Science in the Southeast
Employees within the U.S. Fish and Wildlife Service use science on a daily basis as the foundation for carrying out our mission.
Science-based natural resource conservation requires that our employees have timely access to:
- Scientific research, information, and state-of-the-art scientific tools
- Peer interaction among scientific colleagues
- Science-based conservation strategies for habitat and population management
- Training and mentoring opportunities in:
- Understanding, analyzing, applying, and communicating complex scientific concepts, information, and tools
- Awareness of the appropriate practices and procedures to use when engaging in science activities, such as conducting research, seeking peer review, and using, publishing, and distributing scientific information
Regional science committee
The Southeast Region Science Committee plays a role in improving communication about science within the Service. The committee has individuals with expertise in a broad range of topics including threatened and endangered species, landscape scale conservation and renewable energy.
U.S. Fish and Wildlife Service staff uses science on a day to day basis to inform conservation decisions that range from onsite management practices to listing of endangered species. The science that we use comes from our staff and work done by others such as projects conducted via the Cooperative Ecosystems Studies Units (CESU) and projects developed in partnership with the U.S. Geological Survey via the Science Support Partnership Program (SSP).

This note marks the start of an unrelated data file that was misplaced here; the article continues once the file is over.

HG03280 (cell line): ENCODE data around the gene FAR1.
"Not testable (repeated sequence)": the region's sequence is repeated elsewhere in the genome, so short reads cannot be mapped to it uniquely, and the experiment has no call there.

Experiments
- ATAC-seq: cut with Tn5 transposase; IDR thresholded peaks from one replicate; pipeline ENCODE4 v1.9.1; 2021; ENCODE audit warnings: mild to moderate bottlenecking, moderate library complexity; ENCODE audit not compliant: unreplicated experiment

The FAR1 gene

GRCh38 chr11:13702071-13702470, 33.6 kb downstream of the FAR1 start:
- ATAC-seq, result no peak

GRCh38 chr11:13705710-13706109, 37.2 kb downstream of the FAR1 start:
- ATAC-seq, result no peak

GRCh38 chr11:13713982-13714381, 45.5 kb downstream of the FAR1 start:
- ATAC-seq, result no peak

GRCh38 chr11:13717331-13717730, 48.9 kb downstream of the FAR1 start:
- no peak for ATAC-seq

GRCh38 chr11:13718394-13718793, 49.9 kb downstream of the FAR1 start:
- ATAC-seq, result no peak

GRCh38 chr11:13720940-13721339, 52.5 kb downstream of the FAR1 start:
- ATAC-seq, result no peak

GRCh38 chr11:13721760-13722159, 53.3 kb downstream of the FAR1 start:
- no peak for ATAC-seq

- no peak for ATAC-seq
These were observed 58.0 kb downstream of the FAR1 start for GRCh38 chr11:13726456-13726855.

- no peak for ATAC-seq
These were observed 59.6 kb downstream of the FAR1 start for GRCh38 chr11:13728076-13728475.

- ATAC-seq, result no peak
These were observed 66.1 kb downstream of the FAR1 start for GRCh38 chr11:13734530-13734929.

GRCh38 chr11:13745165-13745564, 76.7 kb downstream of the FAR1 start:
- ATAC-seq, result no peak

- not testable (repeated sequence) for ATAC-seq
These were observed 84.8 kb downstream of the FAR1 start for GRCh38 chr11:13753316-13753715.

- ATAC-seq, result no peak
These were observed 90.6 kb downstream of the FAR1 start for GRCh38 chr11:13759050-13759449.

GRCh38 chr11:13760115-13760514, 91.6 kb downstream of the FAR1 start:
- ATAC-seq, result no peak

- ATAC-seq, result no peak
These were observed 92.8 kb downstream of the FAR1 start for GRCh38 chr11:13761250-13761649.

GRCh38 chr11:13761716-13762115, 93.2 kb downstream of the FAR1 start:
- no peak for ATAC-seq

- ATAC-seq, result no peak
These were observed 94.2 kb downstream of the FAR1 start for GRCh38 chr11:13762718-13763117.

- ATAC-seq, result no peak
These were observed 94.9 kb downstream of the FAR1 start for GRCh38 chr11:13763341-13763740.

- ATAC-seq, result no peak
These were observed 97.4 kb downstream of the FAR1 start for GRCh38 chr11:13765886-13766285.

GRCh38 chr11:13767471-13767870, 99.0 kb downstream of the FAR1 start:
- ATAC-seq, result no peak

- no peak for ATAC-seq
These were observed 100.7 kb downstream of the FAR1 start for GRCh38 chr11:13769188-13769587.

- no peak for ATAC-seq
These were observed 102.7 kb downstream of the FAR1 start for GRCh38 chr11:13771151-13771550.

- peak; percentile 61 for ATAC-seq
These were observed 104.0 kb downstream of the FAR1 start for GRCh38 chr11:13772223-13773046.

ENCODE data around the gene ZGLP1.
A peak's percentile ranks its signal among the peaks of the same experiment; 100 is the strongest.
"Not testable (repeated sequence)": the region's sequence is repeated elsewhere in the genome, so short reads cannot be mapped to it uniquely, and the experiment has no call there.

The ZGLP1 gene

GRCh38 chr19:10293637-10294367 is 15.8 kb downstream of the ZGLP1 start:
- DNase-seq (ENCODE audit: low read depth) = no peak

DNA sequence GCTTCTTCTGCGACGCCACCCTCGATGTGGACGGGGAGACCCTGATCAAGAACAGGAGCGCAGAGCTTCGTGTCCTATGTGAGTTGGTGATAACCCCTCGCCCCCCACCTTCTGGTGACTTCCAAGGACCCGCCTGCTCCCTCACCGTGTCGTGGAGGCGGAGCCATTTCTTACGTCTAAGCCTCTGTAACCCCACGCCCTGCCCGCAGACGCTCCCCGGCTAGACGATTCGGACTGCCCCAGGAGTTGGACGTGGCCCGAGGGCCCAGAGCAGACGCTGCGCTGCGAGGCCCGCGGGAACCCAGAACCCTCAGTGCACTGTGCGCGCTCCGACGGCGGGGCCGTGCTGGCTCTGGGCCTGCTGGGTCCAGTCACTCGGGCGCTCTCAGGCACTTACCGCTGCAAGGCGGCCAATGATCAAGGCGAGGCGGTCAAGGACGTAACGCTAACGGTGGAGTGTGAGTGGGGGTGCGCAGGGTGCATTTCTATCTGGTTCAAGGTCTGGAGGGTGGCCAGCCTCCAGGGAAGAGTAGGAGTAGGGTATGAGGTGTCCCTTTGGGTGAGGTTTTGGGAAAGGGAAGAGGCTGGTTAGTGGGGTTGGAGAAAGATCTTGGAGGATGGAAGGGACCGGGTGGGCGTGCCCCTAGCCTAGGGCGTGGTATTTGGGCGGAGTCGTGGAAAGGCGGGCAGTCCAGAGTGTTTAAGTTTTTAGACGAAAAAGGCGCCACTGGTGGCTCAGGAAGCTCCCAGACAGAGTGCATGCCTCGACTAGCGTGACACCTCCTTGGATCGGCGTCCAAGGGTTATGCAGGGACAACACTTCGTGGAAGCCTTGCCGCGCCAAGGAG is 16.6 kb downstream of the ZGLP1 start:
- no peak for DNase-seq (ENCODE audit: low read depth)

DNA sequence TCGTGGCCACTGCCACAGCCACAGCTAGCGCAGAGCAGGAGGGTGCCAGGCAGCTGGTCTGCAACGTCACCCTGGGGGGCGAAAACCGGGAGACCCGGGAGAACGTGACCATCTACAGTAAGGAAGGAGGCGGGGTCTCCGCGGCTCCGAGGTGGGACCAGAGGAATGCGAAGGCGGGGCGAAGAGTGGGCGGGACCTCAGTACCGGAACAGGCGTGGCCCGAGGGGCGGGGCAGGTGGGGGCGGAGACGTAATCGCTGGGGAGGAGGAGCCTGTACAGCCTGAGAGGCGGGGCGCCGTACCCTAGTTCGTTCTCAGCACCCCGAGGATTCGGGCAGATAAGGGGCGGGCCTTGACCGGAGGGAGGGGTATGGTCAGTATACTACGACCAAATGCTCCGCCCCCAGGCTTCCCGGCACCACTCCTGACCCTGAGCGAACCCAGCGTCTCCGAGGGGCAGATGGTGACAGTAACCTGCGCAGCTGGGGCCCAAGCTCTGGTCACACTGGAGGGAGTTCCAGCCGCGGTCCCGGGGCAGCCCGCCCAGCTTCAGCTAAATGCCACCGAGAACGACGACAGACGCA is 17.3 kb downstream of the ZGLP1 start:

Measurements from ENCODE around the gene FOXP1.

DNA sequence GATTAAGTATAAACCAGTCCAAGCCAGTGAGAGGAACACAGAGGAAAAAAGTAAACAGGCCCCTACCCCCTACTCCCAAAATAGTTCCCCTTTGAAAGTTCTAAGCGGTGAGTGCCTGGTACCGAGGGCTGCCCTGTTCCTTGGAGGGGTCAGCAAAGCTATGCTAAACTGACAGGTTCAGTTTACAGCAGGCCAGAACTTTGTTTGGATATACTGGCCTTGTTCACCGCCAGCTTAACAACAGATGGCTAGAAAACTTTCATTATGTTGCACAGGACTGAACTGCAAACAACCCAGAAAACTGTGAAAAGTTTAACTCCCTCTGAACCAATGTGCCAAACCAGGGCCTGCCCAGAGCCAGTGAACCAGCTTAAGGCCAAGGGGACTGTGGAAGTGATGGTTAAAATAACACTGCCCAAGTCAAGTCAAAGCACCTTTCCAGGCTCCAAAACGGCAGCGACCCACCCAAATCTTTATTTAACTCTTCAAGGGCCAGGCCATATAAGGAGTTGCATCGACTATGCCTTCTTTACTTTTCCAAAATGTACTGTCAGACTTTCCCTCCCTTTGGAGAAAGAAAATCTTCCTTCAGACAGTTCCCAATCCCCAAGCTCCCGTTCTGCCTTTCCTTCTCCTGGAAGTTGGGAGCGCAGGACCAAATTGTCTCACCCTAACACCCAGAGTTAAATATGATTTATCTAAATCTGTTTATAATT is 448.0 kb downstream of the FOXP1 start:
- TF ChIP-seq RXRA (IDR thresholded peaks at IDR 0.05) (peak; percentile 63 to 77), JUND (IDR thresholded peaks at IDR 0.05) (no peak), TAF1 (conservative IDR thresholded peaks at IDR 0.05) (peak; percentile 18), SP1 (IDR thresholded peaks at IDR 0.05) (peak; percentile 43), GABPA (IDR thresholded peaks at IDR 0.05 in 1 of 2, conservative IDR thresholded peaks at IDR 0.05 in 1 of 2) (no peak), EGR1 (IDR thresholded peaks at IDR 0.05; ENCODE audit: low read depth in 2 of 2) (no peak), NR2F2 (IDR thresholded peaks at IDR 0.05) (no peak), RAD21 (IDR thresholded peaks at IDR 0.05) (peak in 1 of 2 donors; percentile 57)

Supporting science through the Southeast Region I&M request for proposals
Since the inception of the Southeast Region I&M Branch in 2011, there has been a strong effort to provide direct funding in support of inventory and monitoring needs on refuges. Since 2011 annual solicitation proposal request theme has evolved from open-ended topics in the first few years to more recently targeted themes such as at-risk species in 2016 and basic inventory of biotic and abiotic natural resources in 2017. Examples of local refuge projects include basic taxa inventories of plants and animals, long-term monitoring of water quality, and bird nesting and migration, to larger regional and national efforts associated with bat population monitoring and changes in coastal wetland systems associated with sea-level rise and climate change. All refuge projects share the goal of providing a stronger basis of science for local, regional, and national decisions.
For more information about the RFP process or to provide outstanding materials, contact David Richardson (firstname.lastname@example.org).